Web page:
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Monet, Rouen Cathedral Series

Claude Monet​ painted more than 30 canvases depicting Rouen cathedral between 1892 and 1894. This video discusses the following four paintings in the collection of the Musée d'Orsay in Paris: Rouen Cathedral (The Portal, Grey Weather), 1894, oil on canvas, 100 x 65 cm Rouen Cathedral (The Portal and the Tour d'Albane, Morning Effect), 1894, oil on canvas, 106 x 73 cm Rouen Cathedral (The Portal, Harmony in Blue), 1894, oil on canvas, 91 x 63 cm, and Rouen Cathedral (The Portal and the Tour d'Albane in the Sunlight), 1894, oil on canvas, 107 x 73 cm Speakers: Drs. Beth Harris and Steven Zucker. Created by Beth Harris and Steven Zucker.

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  • winston default style avatar for user Emily Mickel
    Why do these cathedrals look so blurry? Is that how they were meant to look, or did something else cause this?
    (5 votes)
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    • leaf green style avatar for user pfernandez
      Monet was an impressionist painter. Impressionist art wasn't necessarily concerned with detail. More important was to give an "impression,"or sort of a vague notion of the subject. Capturing the effect of light is also a quality of this style and it is mentioned frequently in this video. (beginning at time stamp )
      (17 votes)
  • leaf orange style avatar for user Jeff Kelman
    So we are looking at four out of thirty of the Rouen Cathedral paintings and these are hanging in the Musee d'Orsay, but where would we find the other twenty six?
    (2 votes)
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    • hopper cool style avatar for user Madeliv
      In all the corners of the world:
      J. Paul Getty Museum
      Beyeler Museum Riehen, Switzerland
      Musée des Beaux-Arts de Rouen
      Clark Art Institute Williamstown, USA
      National Gallery of Art (USA)
      National Museum Cardiff, Great Britain
      Pola Museum of Art Hakone, Japan
      Folkwang Museum, Essen, Germany
      (7 votes)
  • blobby green style avatar for user Valerie Gray
    Don't you think this is mostly about colour, not form
    (2 votes)
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  • leaf green style avatar for user Chase Bryan
    Beth says that the idea of this cathedral in the Gothic era was that "what could be seen was really a symbol of what couldn't be seen" (I'm assuming this means that the sculpture and everything adorning the cathedral portrays the spiritual world that we ourselves are unable to experience personally). "And in a way, what Monet seems to be telling us here at the end of the 19th century is that what we see is what there is." So is the point of this statement to say that Monet's paintings here make a jab at religious institutions?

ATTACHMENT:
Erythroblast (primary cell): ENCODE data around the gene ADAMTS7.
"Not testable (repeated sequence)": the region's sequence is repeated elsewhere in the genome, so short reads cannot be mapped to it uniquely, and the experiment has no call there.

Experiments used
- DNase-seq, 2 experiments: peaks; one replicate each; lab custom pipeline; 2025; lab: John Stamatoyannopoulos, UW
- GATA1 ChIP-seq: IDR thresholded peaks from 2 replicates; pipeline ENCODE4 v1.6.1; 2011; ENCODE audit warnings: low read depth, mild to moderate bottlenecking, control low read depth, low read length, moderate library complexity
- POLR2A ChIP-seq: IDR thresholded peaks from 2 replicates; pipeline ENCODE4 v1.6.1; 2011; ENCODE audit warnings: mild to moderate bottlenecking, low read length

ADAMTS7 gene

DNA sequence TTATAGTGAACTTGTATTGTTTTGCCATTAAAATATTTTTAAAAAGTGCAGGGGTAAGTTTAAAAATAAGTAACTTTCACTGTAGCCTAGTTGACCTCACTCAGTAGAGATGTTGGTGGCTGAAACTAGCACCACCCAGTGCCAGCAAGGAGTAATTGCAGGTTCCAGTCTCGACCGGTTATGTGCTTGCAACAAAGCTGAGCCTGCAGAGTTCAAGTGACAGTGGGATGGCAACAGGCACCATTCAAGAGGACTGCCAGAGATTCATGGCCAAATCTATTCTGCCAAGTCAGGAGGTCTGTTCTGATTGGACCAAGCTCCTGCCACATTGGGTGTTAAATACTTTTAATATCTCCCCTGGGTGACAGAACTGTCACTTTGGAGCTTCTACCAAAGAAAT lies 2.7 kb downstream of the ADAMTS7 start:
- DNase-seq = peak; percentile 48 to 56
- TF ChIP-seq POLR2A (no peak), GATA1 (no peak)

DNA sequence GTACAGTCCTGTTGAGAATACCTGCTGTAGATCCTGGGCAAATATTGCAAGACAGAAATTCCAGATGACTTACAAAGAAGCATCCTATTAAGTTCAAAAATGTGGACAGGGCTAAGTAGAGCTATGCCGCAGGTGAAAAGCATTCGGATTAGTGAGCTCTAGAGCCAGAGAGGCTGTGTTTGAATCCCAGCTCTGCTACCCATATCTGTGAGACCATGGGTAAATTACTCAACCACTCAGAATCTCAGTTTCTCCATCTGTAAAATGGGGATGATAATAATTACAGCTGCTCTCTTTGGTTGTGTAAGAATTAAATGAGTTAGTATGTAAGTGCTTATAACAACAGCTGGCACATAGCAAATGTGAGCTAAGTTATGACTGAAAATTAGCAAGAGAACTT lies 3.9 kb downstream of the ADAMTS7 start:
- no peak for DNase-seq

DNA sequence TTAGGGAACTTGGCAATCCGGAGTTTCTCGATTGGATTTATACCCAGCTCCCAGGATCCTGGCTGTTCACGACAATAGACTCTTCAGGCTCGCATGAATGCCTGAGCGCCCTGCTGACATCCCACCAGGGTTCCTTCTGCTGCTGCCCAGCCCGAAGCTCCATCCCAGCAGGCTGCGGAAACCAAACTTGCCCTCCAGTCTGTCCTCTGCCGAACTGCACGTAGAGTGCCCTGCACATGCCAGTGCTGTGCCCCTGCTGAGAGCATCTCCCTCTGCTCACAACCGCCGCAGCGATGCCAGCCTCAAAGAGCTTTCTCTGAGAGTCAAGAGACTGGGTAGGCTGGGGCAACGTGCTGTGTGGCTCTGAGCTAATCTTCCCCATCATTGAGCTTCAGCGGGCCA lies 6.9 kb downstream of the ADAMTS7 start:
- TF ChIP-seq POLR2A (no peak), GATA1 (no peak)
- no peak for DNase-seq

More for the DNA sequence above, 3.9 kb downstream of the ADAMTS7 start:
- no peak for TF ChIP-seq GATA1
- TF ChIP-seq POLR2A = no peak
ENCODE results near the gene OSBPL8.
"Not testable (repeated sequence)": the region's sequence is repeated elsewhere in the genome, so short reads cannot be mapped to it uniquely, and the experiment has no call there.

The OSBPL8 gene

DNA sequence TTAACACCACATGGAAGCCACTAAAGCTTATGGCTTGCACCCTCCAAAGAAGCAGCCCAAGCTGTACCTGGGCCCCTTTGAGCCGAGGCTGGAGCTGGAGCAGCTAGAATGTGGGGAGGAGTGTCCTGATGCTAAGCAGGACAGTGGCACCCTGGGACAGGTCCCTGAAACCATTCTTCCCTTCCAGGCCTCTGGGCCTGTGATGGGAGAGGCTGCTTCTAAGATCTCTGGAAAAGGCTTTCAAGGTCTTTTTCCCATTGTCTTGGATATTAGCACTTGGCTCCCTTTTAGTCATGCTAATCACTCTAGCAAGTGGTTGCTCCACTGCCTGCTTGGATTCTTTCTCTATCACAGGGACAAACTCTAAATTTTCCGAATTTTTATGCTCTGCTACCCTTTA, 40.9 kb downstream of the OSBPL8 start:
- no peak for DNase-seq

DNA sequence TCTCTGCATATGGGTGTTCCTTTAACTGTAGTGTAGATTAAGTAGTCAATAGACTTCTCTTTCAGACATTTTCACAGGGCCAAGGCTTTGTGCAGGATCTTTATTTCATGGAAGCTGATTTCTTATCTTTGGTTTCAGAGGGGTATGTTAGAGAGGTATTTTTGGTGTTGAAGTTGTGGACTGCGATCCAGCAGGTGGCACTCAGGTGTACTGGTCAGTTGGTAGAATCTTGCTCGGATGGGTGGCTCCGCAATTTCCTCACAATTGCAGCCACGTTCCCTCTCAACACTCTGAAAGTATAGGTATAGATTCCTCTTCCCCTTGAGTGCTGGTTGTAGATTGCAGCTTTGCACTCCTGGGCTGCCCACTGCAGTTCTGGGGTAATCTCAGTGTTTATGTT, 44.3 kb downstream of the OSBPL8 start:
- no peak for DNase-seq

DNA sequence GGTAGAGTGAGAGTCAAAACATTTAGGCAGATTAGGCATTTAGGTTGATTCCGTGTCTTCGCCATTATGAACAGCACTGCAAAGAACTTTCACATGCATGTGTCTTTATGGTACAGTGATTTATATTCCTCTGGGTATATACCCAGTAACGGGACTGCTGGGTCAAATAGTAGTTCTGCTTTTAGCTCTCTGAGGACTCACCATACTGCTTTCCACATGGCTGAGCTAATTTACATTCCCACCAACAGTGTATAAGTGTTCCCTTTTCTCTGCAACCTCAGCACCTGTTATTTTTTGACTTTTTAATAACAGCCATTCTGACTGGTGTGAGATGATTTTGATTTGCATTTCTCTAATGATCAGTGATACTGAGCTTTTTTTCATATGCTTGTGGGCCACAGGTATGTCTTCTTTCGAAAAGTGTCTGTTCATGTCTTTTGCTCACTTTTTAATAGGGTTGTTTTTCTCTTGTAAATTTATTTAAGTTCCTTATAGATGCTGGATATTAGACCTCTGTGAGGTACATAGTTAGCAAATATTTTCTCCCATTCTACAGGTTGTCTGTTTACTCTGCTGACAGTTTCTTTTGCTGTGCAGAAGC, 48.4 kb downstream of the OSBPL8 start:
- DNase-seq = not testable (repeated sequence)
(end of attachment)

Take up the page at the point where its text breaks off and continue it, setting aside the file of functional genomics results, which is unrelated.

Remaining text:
(2 votes)
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    • blobby green style avatar for user Andrea Pietschmann
      I think the statement refers to a difference in the style of thought. Gothic style dealt with ideas related to the concerns of spirituality and in creating a space that was a metaphor for that experience. Impressionism was not so concerned with that kind of spirituality, but more so with a moment in reality and how one perceives that through light and color changes.
      (2 votes)
  • blobby green style avatar for user Sophia Smith
    Is there a way to cite this for a paper I'm writing? Thanks (MLA is preferable)
    (2 votes)
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  • female robot ada style avatar for user Danielle IS AMAZING tbh
    What is Monet's style of brushstrokes in this painting? : ))
    (2 votes)
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  • female robot ada style avatar for user Z. A. de Bruyn
    Sometimes the painting in this series is so lush and warm and welcoming, other times it's cold and chilly and almost unwelcoming. There's real warmth in the pinks and yellows, and a real sense of softness in the blues, but then there's the darker shades, and I almost like them a bit less. They welcome my eyes a bit less, while the "warmer" paintings feel... homey? Almost?

    Some types of light on the church really made the church feel alien and impregnable, while others made it feel light, homey, welcoming... all the things you'd probably want in a church, I suppose. There's also an austere quality to the darker, sterner paintings, and a more lush quality to the paintings with the brighter blues, the happier yellows, and the warmer pinks.

    I think I have Monet to thank, in part, for my overall appreciation of art. His warmer, pinker, bluer, sunnier paintings feel a bit like "coming home" and I gaze on them with a sense of relief and happiness. His darker pictures, with the heavier shadows, fogs, and less light, tend to feel more turbulent and provocative. They make me want to write stories, where the warmer pictures make me want to draw or paint or go to a museum.